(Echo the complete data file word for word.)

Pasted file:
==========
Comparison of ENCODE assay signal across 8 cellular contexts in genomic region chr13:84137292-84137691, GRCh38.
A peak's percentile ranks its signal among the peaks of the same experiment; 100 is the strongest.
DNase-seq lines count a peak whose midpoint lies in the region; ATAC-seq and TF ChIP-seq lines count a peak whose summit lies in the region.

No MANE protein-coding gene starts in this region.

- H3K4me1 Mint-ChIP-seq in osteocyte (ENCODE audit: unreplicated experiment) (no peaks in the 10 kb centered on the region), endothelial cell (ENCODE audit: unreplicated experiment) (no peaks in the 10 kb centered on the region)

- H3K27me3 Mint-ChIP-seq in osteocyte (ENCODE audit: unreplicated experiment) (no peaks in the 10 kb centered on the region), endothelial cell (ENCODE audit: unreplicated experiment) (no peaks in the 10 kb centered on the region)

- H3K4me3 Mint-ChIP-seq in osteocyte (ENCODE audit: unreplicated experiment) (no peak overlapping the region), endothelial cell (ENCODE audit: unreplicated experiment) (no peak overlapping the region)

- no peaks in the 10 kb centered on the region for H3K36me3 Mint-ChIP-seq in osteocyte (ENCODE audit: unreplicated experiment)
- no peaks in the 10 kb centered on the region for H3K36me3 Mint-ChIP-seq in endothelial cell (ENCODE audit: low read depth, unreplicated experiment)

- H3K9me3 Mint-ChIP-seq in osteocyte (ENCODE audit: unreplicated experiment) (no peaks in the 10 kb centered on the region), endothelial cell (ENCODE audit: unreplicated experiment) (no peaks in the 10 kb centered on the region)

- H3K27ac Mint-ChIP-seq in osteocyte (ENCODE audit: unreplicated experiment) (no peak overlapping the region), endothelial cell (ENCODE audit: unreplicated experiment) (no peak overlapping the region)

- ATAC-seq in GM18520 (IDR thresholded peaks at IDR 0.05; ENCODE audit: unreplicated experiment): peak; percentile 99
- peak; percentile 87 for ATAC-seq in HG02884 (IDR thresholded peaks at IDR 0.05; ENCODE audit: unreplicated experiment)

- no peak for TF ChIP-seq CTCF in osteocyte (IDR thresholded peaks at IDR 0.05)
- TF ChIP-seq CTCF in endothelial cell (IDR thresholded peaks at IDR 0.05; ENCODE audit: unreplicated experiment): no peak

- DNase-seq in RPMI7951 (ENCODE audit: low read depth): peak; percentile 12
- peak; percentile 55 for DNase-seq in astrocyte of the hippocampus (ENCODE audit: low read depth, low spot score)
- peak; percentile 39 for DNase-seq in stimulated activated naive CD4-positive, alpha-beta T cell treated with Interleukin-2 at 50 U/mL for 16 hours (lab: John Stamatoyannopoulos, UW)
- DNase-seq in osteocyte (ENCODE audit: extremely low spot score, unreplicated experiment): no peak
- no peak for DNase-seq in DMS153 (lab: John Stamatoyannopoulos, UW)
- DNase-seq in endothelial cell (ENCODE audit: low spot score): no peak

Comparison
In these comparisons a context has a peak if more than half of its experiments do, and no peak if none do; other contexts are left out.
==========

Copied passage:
Comparison of ENCODE assay signal across 8 cellular contexts in genomic region chr13:84137292-84137691, GRCh38.
A peak's percentile ranks its signal among the peaks of the same experiment; 100 is the strongest.
DNase-seq lines count a peak whose midpoint lies in the region; ATAC-seq and TF ChIP-seq lines count a peak whose summit lies in the region.

No MANE protein-coding gene starts in this region.

- H3K4me1 Mint-ChIP-seq in osteocyte (ENCODE audit: unreplicated experiment) (no peaks in the 10 kb centered on the region), endothelial cell (ENCODE audit: unreplicated experiment) (no peaks in the 10 kb centered on the region)

- H3K27me3 Mint-ChIP-seq in osteocyte (ENCODE audit: unreplicated experiment) (no peaks in the 10 kb centered on the region), endothelial cell (ENCODE audit: unreplicated experiment) (no peaks in the 10 kb centered on the region)

- H3K4me3 Mint-ChIP-seq in osteocyte (ENCODE audit: unreplicated experiment) (no peak overlapping the region), endothelial cell (ENCODE audit: unreplicated experiment) (no peak overlapping the region)

- no peaks in the 10 kb centered on the region for H3K36me3 Mint-ChIP-seq in osteocyte (ENCODE audit: unreplicated experiment)
- no peaks in the 10 kb centered on the region for H3K36me3 Mint-ChIP-seq in endothelial cell (ENCODE audit: low read depth, unreplicated experiment)

- H3K9me3 Mint-ChIP-seq in osteocyte (ENCODE audit: unreplicated experiment) (no peaks in the 10 kb centered on the region), endothelial cell (ENCODE audit: unreplicated experiment) (no peaks in the 10 kb centered on the region)

- H3K27ac Mint-ChIP-seq in osteocyte (ENCODE audit: unreplicated experiment) (no peak overlapping the region), endothelial cell (ENCODE audit: unreplicated experiment) (no peak overlapping the region)

- ATAC-seq in GM18520 (IDR thresholded peaks at IDR 0.05; ENCODE audit: unreplicated experiment): peak; percentile 99
- peak; percentile 87 for ATAC-seq in HG02884 (IDR thresholded peaks at IDR 0.05; ENCODE audit: unreplicated experiment)

- no peak for TF ChIP-seq CTCF in osteocyte (IDR thresholded peaks at IDR 0.05)
- TF ChIP-seq CTCF in endothelial cell (IDR thresholded peaks at IDR 0.05; ENCODE audit: unreplicated experiment): no peak

- DNase-seq in RPMI7951 (ENCODE audit: low read depth): peak; percentile 12
- peak; percentile 55 for DNase-seq in astrocyte of the hippocampus (ENCODE audit: low read depth, low spot score)
- peak; percentile 39 for DNase-seq in stimulated activated naive CD4-positive, alpha-beta T cell treated with Interleukin-2 at 50 U/mL for 16 hours (lab: John Stamatoyannopoulos, UW)
- DNase-seq in osteocyte (ENCODE audit: extremely low spot score, unreplicated experiment): no peak
- no peak for DNase-seq in DMS153 (lab: John Stamatoyannopoulos, UW)
- DNase-seq in endothelial cell (ENCODE audit: low spot score): no peak

Comparison
In these comparisons a context has a peak if more than half of its experiments do, and no peak if none do; other contexts are left out.